A Christmas Star Explosion: Neutron Star Spirals Into the Heart of a Companion Star
My friend Norma works with the Chemistry and Metallurgy Research Replacement Project – Los Alamos National Laboratory. Yesterday she sent me a super cool email with this small article from the lab, and I wanted to share it… I loved this- so very interesting! Computational science, code, stars, spirals, what’s not to love? Unfortunately, I couldn’t get to the LANL news release on this study because it required a login, but I will ask one of my parents to look this up for me. I want to see if there is more information on the computational code used to study the star collision. Hummm?
Christmas Burst Reveals Neutron Star Collision
December 6, 2011
Old model, new data: a match made in the heavens. A strangely powerful, long-lasting gamma-ray burst on Christmas Day, 2010 has finally been analyzed to the satisfaction of a multinational research team. Called the Christmas Burst, GRB 101225A was freakishly lengthy and it produced radiation at unusually varying wavelengths. But by matching the data with a model developed in 1998, the team was able to characterize the star explosion as a neutron star spiraling into the heart of its companion star. The paper titled, “The unusual gamma-ray burst GRB 101225A from a helium star/neutron star merger at redshift 0.33,” appeared in a recent issue of the journal Nature. Christina Thöne of Spain’s Instituto de Astrofísica de Andalucía is the lead author, and Los Alamos computational scientist Chris Fryer is a contributor. Fryer, with the Lab’s Computer, Computational, and Statistical Sciences Division, realized that the peculiar evolution of the thermal emission (first showing X-rays with a characteristic radius of ~1011 cm followed by optical and infra-red emission at ~1014 cm) could be naturally explained by a model he and Stan Woosley of the University of California at Santa Cruz had developed in 1998. “The Helium Merger Model explained all the properties we were seeing,” Fryer said, although he noted that proving this required a series of additional computational models by the international theory team studying this “Christmas burst” and the work is still under way. Fryer is working with Wesley Even of the Los Alamos X Theoretical Design Division, using the U.S. Department of Energy’s Advanced Simulation and Computing Codes to study the emission of this burst in more detail.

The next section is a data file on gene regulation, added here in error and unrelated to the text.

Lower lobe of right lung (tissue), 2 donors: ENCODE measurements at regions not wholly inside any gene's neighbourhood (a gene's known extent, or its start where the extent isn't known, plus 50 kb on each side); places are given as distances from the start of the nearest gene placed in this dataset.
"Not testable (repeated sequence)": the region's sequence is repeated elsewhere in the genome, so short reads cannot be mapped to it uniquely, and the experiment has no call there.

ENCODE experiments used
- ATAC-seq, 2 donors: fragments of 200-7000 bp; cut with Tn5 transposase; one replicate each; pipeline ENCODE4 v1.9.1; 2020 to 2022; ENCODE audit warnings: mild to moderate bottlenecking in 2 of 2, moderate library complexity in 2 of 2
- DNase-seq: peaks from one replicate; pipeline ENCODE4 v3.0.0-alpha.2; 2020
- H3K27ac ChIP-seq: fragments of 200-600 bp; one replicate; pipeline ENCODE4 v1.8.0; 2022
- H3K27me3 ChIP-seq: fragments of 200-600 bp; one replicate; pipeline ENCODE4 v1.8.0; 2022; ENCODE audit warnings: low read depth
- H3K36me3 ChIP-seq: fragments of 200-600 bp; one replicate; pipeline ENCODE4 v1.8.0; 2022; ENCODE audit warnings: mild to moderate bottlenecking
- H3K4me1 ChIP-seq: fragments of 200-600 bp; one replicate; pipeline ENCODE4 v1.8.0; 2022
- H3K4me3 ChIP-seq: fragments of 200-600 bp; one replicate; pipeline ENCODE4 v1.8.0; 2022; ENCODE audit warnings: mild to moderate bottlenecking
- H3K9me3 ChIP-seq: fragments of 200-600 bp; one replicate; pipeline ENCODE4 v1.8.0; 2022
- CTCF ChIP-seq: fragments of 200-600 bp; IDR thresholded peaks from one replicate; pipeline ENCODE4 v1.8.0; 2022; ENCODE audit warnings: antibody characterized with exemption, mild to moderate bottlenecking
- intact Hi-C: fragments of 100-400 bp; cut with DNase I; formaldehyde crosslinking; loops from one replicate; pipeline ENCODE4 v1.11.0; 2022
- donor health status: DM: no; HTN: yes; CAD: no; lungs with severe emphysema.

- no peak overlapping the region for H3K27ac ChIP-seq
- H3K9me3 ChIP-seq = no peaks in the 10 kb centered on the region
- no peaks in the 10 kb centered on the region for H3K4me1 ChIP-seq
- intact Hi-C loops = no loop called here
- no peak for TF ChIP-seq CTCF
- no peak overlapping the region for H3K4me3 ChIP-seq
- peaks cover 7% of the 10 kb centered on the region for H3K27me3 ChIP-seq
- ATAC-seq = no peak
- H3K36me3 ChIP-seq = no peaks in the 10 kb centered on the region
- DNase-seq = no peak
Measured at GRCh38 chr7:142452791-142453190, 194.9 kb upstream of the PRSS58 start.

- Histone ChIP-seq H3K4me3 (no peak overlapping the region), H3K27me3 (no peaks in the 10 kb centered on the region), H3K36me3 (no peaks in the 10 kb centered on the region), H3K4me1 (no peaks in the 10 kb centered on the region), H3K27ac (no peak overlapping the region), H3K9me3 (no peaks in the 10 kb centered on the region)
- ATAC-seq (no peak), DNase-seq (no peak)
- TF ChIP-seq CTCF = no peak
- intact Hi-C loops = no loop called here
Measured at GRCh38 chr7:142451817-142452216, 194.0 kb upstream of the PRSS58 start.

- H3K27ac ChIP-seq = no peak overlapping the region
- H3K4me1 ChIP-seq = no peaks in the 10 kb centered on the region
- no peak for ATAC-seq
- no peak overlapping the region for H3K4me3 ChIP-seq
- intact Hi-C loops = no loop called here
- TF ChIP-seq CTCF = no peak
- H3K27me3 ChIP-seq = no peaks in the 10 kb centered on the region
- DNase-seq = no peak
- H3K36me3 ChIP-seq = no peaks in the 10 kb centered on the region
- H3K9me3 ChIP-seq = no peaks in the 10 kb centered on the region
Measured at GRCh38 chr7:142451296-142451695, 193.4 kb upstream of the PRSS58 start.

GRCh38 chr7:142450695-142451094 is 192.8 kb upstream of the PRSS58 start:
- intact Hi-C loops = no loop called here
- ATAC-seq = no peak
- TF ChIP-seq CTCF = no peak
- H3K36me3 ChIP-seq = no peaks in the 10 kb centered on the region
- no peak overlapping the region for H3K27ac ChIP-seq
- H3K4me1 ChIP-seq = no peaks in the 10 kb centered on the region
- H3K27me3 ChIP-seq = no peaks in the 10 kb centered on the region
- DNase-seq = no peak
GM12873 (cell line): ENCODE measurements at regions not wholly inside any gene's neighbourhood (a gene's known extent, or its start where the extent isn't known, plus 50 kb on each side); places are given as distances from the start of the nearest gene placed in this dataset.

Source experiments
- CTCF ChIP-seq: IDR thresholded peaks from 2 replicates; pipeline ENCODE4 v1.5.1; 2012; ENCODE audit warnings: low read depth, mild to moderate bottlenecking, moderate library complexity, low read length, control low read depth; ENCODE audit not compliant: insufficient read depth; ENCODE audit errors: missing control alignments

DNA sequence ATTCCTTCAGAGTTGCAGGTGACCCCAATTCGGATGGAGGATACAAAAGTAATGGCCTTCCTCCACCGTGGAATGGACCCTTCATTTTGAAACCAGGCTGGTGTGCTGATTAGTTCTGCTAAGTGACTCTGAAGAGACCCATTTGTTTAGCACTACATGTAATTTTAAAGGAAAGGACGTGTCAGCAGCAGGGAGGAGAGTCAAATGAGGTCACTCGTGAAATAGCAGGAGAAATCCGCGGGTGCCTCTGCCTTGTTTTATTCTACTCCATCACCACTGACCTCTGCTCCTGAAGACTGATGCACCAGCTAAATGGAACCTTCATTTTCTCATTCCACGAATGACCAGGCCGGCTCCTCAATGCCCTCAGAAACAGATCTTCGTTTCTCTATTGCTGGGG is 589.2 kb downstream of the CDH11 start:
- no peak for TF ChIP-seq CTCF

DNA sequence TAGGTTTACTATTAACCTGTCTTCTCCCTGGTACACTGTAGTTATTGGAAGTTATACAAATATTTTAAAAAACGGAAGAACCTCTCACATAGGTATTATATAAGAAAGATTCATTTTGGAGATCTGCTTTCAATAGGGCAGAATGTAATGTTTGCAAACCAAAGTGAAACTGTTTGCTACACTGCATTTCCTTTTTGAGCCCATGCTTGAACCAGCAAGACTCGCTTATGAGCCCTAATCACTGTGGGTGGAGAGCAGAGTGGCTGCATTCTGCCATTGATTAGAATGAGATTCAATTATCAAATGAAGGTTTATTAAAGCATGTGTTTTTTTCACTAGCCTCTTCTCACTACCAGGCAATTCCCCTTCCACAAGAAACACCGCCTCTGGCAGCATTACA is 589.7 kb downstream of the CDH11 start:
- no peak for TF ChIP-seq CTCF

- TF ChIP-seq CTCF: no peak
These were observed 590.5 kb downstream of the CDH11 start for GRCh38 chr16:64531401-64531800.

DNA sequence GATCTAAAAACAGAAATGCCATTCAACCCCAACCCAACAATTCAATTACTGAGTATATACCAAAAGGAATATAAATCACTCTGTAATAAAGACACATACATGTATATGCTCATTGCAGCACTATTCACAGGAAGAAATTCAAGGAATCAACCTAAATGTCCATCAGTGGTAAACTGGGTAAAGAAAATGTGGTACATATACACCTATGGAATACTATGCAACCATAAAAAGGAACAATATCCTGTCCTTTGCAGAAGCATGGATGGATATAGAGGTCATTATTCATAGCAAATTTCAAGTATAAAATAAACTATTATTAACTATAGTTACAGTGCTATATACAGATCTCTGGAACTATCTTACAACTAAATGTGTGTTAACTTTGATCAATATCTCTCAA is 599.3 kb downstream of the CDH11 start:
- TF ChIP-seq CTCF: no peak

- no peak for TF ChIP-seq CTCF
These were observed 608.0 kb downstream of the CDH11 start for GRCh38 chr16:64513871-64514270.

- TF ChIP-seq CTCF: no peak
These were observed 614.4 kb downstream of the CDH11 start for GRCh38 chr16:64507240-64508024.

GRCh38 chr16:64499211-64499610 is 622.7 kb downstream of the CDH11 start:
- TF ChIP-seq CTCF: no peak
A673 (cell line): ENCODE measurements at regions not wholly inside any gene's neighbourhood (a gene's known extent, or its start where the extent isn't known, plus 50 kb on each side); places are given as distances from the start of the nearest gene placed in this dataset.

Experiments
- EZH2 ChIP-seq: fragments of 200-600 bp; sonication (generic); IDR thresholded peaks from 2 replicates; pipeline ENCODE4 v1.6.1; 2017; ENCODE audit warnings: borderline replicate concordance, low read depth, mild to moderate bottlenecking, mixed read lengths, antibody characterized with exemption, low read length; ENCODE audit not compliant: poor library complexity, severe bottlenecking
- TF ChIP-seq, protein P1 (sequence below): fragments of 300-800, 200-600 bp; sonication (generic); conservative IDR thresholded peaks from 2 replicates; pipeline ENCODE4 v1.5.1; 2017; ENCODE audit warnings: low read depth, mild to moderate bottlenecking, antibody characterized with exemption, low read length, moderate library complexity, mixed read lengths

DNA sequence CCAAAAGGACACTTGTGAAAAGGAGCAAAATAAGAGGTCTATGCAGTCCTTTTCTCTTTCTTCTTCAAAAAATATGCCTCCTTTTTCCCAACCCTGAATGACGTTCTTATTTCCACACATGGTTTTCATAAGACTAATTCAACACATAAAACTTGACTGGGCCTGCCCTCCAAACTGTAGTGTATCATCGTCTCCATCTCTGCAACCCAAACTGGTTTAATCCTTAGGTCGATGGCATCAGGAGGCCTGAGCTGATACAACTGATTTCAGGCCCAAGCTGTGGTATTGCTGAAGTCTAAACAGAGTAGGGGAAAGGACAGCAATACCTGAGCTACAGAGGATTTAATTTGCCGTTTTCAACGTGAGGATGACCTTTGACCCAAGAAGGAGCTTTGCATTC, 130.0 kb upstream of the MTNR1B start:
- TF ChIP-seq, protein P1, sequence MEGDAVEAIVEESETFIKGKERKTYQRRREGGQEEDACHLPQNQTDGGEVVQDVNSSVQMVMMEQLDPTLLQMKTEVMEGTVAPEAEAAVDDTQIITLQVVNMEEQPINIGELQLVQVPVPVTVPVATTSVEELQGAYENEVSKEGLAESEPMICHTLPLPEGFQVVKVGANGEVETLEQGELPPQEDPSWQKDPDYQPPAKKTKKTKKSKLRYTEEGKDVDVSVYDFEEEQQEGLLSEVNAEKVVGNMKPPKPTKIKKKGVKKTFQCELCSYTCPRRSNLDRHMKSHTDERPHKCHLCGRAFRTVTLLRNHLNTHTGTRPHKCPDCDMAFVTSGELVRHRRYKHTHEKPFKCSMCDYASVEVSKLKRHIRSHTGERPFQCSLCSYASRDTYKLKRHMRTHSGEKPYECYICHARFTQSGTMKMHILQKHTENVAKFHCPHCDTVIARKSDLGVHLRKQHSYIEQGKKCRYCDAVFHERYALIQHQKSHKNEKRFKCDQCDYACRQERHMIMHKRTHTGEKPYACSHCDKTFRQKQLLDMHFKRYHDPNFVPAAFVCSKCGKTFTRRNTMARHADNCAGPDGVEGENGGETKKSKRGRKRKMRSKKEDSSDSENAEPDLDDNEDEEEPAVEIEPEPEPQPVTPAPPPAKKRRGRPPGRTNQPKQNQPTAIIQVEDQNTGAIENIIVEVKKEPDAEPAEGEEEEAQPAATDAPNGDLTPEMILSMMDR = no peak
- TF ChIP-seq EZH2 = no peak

For more information, see the LANL news release.